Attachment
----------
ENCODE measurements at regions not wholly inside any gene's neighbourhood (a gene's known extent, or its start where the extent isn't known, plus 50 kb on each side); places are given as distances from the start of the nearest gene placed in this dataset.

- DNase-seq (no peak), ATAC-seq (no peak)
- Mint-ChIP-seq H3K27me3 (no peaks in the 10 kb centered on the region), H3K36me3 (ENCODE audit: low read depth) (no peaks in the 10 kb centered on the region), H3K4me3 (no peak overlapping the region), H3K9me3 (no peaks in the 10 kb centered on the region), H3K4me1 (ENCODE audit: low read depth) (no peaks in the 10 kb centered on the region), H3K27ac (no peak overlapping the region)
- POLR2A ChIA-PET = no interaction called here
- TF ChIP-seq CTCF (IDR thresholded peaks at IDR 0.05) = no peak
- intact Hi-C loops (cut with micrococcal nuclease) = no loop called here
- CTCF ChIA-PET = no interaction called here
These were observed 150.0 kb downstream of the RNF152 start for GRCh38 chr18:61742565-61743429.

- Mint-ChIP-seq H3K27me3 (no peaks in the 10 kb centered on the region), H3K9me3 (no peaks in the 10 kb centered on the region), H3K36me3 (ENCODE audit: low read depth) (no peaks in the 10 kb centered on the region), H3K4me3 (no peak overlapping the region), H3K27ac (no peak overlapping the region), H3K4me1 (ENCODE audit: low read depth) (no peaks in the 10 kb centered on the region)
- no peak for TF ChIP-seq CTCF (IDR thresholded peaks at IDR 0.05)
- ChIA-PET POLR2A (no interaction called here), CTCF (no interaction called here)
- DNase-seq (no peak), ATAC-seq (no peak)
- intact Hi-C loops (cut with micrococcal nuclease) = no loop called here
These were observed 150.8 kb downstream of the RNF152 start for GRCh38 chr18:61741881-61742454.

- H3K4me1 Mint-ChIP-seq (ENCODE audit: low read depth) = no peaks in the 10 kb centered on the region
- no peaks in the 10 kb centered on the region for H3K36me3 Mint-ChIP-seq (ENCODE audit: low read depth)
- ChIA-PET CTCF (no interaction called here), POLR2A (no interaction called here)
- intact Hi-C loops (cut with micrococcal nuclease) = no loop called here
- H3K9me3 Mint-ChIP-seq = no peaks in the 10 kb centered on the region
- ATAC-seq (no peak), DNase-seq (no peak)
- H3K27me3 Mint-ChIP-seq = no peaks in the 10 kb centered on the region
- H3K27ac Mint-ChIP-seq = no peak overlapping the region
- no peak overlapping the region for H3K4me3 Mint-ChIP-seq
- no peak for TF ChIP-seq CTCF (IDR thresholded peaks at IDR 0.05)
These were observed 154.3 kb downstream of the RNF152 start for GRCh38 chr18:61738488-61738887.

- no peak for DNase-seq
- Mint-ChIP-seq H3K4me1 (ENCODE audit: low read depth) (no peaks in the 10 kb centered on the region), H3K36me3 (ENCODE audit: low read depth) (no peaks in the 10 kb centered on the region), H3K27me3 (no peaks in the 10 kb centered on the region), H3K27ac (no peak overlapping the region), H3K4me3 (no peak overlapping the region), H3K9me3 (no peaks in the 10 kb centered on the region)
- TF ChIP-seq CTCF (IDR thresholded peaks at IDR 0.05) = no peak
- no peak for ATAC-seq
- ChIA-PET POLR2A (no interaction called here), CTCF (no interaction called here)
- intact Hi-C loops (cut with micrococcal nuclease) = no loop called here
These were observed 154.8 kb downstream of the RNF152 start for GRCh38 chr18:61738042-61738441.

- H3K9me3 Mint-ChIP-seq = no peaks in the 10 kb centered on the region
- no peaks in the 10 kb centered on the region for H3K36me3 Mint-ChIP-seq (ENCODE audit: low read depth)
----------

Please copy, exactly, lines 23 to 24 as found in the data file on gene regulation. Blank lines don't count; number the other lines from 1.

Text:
- no peak overlapping the region for H3K4me3 Mint-ChIP-seq
- no peak for TF ChIP-seq CTCF (IDR thresholded peaks at IDR 0.05)